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Organic Heirloom Seeds are the Way to Grow!

Updated on April 25, 2014

Sustainable GMO-Free Vegetables with that Old Time Flavour

Organic Heirloom seeds - great old-time flavour, diffferent colours and clean, chemical free seed. These are some of the reasons why you would you want organic heirloom seeds, as opposed to any other type. Now is the time to start thinking about the spring's garden.

Lets start with, what's so different about organic seeds.

It all comes down to what you want to eat and how comfortable you are with food production these days. These are questions that my husband and I started asking about 12 years ago. We were surprised that so many of the old heritage varieties of vegetables had disappeared. Great tasting tomatoes, apples that are firm and tangy, things were missing.

We found out that many seed growers now only produce new hybrid varieties. We also found out some information about what is in and on conventionally grown vegetables. While pesticide residuals are not supposed to be present on vegetables, government tests show that there are pesticides on vegetables found in grocery stores.

Since then we learned more about it, bought a farm, started a seed business, sold the farm, bought other land, moved and reopened the seed business with a garden centre.

We are dedicated to preserving heirloom varieties of seed and promoting the organic growing of food. Visit us at

Why Choose Organic Heirloom seeds?

Seed are the first step in your garden. Heirlooms will give you the best varieties of tasty old time flavour. Seeds are, obviously, important to food production, and using organic heirloom seeds gets the grower off to the right start.

Take a look at food packaging these days. Anyone notice that there are more things you have trouble saying than those that glibly role off the tongue?? Additives, preservatives, mysteries. Many of these things turn out to be not so great for our bodies.

Organic agriculture and the whole organic movement targets getting food to people that is cleaner while also keeping our environment cleaner. No chemical preservatives or pesticides. Harmful stuff, really.

Organic seeds are saved from plants that are grown organically. While this seems straightforward it also gives you some advantages that are not obvious. Organic producers can't use, store, etc any GMOs (Genetically Modified organisms). This means that nothing has been chemically added to kill weeds, or butterflies or its own offspring. This also means that when the seed is cleaned and stored it is also done without chemicals. Some of the conventional seed you buy is coated in thyrum, which is not good for you.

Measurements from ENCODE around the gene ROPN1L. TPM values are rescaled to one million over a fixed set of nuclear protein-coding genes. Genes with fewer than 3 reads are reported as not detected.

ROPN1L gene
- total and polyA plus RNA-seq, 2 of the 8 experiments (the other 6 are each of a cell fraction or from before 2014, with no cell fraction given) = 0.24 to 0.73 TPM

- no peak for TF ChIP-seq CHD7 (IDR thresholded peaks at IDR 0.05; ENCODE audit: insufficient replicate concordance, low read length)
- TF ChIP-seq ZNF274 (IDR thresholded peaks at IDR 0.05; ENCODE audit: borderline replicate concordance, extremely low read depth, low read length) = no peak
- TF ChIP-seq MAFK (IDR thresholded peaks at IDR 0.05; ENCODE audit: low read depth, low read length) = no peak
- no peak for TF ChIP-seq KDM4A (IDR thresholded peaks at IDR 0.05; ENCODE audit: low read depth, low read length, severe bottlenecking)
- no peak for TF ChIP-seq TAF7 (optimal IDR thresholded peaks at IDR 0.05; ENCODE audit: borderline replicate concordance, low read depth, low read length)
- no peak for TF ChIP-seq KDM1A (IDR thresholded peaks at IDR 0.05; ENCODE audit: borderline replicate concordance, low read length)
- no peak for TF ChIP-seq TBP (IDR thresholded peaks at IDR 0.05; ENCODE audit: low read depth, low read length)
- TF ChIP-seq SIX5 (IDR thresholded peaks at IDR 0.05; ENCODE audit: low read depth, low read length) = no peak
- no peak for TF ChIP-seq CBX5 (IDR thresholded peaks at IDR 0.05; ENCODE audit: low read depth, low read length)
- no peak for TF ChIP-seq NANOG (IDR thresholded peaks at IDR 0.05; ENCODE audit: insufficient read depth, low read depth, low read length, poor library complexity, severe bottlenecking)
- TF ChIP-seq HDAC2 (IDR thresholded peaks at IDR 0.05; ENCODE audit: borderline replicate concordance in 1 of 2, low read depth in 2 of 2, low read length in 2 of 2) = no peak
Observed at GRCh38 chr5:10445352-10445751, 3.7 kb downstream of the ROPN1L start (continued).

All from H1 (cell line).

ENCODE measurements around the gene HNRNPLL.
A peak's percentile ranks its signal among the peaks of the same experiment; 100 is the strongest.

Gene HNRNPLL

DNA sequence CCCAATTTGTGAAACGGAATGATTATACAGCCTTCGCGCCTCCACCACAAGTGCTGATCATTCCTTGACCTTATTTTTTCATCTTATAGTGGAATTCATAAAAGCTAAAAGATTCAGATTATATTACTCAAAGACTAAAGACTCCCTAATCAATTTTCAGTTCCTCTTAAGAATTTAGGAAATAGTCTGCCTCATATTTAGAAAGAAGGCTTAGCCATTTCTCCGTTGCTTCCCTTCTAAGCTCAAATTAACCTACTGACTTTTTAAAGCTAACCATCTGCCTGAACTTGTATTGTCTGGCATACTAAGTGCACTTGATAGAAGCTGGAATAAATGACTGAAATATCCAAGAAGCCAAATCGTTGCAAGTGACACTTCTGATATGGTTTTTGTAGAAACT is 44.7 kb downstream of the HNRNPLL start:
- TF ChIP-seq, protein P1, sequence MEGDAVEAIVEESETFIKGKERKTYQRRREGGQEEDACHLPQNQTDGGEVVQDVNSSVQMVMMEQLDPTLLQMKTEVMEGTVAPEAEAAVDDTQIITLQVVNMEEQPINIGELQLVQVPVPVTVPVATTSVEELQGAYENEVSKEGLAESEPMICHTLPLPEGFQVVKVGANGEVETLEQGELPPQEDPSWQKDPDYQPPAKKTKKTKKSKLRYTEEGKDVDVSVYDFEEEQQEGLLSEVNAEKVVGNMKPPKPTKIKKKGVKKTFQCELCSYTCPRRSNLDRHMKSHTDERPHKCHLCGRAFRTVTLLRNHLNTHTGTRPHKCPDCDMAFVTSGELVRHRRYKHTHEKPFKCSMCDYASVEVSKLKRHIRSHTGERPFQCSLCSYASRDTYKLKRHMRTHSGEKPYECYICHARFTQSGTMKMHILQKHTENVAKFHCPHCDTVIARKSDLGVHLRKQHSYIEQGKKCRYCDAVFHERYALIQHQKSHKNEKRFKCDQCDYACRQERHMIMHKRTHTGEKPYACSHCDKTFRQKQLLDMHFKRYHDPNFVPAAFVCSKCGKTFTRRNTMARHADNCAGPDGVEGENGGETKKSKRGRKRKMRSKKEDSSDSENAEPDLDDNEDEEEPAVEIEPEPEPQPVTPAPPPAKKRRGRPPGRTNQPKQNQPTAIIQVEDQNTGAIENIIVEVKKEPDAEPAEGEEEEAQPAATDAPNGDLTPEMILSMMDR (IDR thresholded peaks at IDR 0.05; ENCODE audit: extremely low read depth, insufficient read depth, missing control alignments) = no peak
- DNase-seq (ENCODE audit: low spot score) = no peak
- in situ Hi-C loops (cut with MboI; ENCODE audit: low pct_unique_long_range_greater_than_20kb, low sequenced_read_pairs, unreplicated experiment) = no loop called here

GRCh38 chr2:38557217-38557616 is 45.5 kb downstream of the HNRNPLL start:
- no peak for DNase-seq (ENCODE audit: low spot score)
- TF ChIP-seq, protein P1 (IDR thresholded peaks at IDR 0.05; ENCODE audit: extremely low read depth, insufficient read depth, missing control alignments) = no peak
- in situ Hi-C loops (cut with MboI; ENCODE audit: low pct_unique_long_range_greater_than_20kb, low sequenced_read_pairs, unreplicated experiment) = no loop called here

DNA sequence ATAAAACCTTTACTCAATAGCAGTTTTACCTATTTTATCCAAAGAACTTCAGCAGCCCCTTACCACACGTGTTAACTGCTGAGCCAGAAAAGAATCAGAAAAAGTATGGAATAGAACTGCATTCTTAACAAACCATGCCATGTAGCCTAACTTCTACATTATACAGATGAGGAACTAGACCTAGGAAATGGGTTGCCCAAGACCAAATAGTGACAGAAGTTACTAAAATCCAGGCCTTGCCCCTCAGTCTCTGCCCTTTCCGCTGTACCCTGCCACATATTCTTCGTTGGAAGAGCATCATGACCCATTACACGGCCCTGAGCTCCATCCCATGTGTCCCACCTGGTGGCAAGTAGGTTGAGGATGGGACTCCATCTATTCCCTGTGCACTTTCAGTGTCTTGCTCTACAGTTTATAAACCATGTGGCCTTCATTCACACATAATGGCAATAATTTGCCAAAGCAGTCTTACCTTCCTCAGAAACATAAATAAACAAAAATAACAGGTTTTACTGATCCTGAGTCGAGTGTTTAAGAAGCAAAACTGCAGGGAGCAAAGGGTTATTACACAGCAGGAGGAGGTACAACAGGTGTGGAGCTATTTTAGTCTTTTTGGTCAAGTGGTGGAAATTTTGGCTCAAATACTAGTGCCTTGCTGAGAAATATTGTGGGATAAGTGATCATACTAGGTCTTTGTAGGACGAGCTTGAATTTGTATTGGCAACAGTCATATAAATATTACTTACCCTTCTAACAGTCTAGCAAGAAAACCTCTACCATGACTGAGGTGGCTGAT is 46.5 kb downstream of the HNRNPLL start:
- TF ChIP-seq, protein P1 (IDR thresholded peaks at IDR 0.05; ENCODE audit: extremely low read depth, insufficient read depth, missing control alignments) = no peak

And then, why heirloom seeds. Well that's all about taste. My family is interested in flavours, textures, and aroma. The hybrid varieties most offered today have been bred for 'shipability' or long term storage. Not attractive criteria when no more than 100 feet separates our garden from our kitchen. We try not to dribble them on the way.

My Favourite Old-Style Veggies

After growing heirloom vegetables for years, I have identified a few that are real favourites when it comes to my familiy's preferences.

Cherokee Purple tomato from organic seed
Cherokee Purple tomato from organic seed

Shop On-line for Organic and Heirloom Seed

Eternal Seed - On-line Source for Organic and Heirloom Seed for vegetables, flowers, and herbs.

Free ebook downloads of planting hints. You can either shop right online or download the catalogue and shop by snail mail.

The catalogue also contains planting hints. Find organic heirloom seeds at Eternal Seed.

Growing Your Seed

Now that you have your seed, how do you get going planting it, caring for it and, ultimately, puting it in your garden. Take a look here to find out.

Vide on How to Save Tomato Seeds

Saving tomato seeds involves a couple of tricks tod o it right but it is pretty easy to do once you know how.

Why Did We Start an Organic Heirloom Seed Company

Well, partly its putting your money where your mouth is. If you really are worried about saving old varieties, so we still have flavourful food heirlooms are important. Growing organically is important so we don't get weird cancers. We believe these things - so we should do something about it. Maybe we went overboard. We could just have grown more of our own food, but that's just not the way we roll.

Like some dedicated gardeners today, we want to be able to save the seed from our favourite produce to grow next year's garden. The vegetables grown from seed saved from hybrid varieties will not look, taste, or smell like the vegetable you originally grew. Only open pollinated varieties will grow the same vegetable from generation-to-generation. Heirloom varieties are open pollinated. They are also more interesting. Carrots do not all have to be orange. Tomatoes do not all have to be red. And the flavours can be different and exciting.